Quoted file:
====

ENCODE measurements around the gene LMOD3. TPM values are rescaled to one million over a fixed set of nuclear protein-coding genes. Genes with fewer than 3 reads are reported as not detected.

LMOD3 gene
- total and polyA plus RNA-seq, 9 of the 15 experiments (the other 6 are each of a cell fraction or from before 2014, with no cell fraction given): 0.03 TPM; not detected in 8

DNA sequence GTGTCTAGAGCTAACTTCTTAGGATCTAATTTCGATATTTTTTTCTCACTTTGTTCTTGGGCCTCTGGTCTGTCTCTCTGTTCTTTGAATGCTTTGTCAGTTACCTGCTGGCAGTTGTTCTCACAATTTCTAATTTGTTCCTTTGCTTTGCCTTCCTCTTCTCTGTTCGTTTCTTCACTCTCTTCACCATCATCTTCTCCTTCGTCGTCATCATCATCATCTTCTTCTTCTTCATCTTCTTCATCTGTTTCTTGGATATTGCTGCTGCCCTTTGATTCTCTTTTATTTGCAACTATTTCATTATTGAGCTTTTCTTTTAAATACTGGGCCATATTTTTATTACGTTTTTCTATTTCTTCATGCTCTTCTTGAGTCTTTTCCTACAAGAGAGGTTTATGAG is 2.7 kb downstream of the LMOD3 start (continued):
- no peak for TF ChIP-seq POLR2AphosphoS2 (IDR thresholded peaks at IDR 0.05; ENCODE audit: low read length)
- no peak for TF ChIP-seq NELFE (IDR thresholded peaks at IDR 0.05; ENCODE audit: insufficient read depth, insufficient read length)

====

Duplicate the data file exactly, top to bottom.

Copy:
ENCODE measurements around the gene LMOD3. TPM values are rescaled to one million over a fixed set of nuclear protein-coding genes. Genes with fewer than 3 reads are reported as not detected.

LMOD3 gene
- total and polyA plus RNA-seq, 9 of the 15 experiments (the other 6 are each of a cell fraction or from before 2014, with no cell fraction given): 0.03 TPM; not detected in 8

DNA sequence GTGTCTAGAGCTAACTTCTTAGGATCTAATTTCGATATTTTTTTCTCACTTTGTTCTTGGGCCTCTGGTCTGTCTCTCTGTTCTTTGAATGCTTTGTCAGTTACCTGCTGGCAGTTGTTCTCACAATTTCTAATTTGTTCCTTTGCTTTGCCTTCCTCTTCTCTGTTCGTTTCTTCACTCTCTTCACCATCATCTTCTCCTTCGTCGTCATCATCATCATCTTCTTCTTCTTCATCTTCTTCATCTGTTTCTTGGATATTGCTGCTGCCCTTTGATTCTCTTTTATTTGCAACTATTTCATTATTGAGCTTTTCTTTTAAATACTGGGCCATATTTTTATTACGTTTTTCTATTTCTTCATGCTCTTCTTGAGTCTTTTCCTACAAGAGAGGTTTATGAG is 2.7 kb downstream of the LMOD3 start (continued):
- no peak for TF ChIP-seq POLR2AphosphoS2 (IDR thresholded peaks at IDR 0.05; ENCODE audit: low read length)
- no peak for TF ChIP-seq NELFE (IDR thresholded peaks at IDR 0.05; ENCODE audit: insufficient read depth, insufficient read length)